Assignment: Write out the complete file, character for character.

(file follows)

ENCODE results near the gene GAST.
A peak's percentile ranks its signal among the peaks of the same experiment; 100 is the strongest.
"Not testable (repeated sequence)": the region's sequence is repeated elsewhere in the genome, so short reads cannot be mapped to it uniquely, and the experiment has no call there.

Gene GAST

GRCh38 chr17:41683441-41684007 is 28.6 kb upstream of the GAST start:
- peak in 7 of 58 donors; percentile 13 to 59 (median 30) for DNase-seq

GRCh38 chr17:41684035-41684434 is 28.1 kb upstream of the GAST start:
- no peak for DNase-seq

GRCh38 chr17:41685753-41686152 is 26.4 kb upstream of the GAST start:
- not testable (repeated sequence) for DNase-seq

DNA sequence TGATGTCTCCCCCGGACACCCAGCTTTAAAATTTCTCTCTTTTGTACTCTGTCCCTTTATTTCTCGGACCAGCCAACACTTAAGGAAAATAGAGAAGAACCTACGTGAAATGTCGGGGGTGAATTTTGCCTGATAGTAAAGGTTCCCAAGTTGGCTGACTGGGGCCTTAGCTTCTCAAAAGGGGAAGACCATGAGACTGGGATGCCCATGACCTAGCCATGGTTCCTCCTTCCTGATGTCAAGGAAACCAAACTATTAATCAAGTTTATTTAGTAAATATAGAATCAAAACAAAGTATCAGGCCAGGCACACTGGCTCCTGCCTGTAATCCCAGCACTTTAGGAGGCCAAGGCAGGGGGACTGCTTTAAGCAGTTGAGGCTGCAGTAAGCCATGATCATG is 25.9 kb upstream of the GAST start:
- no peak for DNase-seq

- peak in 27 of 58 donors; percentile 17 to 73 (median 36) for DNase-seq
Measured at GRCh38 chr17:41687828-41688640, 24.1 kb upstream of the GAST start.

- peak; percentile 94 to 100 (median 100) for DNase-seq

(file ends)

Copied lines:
ENCODE results near the gene GAST.
A peak's percentile ranks its signal among the peaks of the same experiment; 100 is the strongest.
"Not testable (repeated sequence)": the region's sequence is repeated elsewhere in the genome, so short reads cannot be mapped to it uniquely, and the experiment has no call there.

Gene GAST

GRCh38 chr17:41683441-41684007 is 28.6 kb upstream of the GAST start:
- peak in 7 of 58 donors; percentile 13 to 59 (median 30) for DNase-seq

GRCh38 chr17:41684035-41684434 is 28.1 kb upstream of the GAST start:
- no peak for DNase-seq

GRCh38 chr17:41685753-41686152 is 26.4 kb upstream of the GAST start:
- not testable (repeated sequence) for DNase-seq

DNA sequence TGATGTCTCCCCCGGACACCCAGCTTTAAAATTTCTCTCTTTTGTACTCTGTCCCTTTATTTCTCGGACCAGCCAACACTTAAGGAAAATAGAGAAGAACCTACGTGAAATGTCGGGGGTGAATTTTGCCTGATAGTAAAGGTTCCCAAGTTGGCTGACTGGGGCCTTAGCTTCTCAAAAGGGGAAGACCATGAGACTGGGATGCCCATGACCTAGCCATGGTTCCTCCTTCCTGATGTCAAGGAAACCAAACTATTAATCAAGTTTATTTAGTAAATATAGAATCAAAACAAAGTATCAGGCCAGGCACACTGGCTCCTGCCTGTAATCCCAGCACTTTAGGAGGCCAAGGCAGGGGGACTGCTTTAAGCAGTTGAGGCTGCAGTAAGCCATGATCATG is 25.9 kb upstream of the GAST start:
- no peak for DNase-seq

- peak in 27 of 58 donors; percentile 17 to 73 (median 36) for DNase-seq
Measured at GRCh38 chr17:41687828-41688640, 24.1 kb upstream of the GAST start.

- peak; percentile 94 to 100 (median 100) for DNase-seq